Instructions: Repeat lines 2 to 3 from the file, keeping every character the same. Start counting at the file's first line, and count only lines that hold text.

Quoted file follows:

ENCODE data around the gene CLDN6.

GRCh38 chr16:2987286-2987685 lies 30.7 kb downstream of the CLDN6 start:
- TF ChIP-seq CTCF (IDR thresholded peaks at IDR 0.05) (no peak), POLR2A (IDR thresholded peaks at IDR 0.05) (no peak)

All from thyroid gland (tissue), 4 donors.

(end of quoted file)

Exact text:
GRCh38 chr16:2987286-2987685 lies 30.7 kb downstream of the CLDN6 start:
- TF ChIP-seq CTCF (IDR thresholded peaks at IDR 0.05) (no peak), POLR2A (IDR thresholded peaks at IDR 0.05) (no peak)